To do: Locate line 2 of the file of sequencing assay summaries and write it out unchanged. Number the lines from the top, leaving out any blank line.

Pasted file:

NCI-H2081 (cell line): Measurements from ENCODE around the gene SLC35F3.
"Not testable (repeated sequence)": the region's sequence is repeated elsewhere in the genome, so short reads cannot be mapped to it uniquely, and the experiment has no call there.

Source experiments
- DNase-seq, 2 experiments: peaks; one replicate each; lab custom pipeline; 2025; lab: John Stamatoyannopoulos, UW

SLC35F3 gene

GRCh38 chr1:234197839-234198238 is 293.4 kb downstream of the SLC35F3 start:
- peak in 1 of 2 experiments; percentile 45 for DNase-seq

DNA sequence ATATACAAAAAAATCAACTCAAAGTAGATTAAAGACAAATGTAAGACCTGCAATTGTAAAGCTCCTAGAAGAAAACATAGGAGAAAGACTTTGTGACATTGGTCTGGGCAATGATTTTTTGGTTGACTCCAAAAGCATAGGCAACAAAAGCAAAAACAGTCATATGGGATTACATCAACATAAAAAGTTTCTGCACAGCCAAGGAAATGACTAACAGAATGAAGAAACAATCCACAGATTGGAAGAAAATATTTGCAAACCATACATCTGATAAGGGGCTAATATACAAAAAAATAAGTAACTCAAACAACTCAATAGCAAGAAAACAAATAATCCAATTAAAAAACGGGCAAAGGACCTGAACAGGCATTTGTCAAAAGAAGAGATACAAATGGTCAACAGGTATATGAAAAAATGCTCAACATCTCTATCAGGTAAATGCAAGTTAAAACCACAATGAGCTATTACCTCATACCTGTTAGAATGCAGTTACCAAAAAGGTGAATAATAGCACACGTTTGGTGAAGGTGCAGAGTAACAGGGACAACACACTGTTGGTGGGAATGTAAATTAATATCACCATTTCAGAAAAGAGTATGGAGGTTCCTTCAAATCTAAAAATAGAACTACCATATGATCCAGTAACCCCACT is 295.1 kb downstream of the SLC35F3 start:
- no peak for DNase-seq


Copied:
"Not testable (repeated sequence)": the region's sequence is repeated elsewhere in the genome, so short reads cannot be mapped to it uniquely, and the experiment has no call there.